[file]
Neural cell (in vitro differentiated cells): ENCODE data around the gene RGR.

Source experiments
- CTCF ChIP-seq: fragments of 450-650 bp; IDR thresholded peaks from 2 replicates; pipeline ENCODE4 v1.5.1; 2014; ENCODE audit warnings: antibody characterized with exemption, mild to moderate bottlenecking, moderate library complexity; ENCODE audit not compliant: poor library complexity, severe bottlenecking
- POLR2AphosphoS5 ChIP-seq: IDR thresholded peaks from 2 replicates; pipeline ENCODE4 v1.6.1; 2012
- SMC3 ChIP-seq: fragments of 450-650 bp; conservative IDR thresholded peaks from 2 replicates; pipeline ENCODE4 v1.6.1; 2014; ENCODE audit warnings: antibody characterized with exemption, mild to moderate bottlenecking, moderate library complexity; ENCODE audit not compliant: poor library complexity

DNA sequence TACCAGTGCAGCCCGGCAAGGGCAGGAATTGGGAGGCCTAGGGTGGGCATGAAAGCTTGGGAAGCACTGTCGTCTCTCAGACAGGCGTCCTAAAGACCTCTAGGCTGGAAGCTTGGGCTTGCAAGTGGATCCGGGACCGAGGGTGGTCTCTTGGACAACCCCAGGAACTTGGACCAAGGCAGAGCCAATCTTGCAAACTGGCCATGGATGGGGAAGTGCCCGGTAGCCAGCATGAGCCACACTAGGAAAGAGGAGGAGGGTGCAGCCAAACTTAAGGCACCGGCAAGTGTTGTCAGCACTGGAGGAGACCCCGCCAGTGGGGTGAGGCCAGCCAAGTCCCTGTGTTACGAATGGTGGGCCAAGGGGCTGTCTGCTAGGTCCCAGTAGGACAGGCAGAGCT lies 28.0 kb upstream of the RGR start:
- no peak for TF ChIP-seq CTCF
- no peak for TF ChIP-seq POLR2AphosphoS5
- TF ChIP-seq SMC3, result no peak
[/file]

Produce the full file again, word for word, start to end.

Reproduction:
Neural cell (in vitro differentiated cells): ENCODE data around the gene RGR.

Source experiments
- CTCF ChIP-seq: fragments of 450-650 bp; IDR thresholded peaks from 2 replicates; pipeline ENCODE4 v1.5.1; 2014; ENCODE audit warnings: antibody characterized with exemption, mild to moderate bottlenecking, moderate library complexity; ENCODE audit not compliant: poor library complexity, severe bottlenecking
- POLR2AphosphoS5 ChIP-seq: IDR thresholded peaks from 2 replicates; pipeline ENCODE4 v1.6.1; 2012
- SMC3 ChIP-seq: fragments of 450-650 bp; conservative IDR thresholded peaks from 2 replicates; pipeline ENCODE4 v1.6.1; 2014; ENCODE audit warnings: antibody characterized with exemption, mild to moderate bottlenecking, moderate library complexity; ENCODE audit not compliant: poor library complexity

DNA sequence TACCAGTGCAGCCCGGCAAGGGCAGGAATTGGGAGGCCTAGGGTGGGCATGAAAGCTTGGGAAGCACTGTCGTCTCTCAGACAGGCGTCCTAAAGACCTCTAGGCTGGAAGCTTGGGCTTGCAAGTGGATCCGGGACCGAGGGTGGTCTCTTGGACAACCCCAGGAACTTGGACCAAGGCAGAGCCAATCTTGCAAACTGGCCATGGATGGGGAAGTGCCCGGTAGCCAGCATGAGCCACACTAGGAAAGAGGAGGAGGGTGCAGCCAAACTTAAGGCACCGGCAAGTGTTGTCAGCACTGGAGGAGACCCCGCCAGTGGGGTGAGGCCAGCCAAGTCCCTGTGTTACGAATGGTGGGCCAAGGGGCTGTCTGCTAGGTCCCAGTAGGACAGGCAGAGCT lies 28.0 kb upstream of the RGR start:
- no peak for TF ChIP-seq CTCF
- no peak for TF ChIP-seq POLR2AphosphoS5
- TF ChIP-seq SMC3, result no peak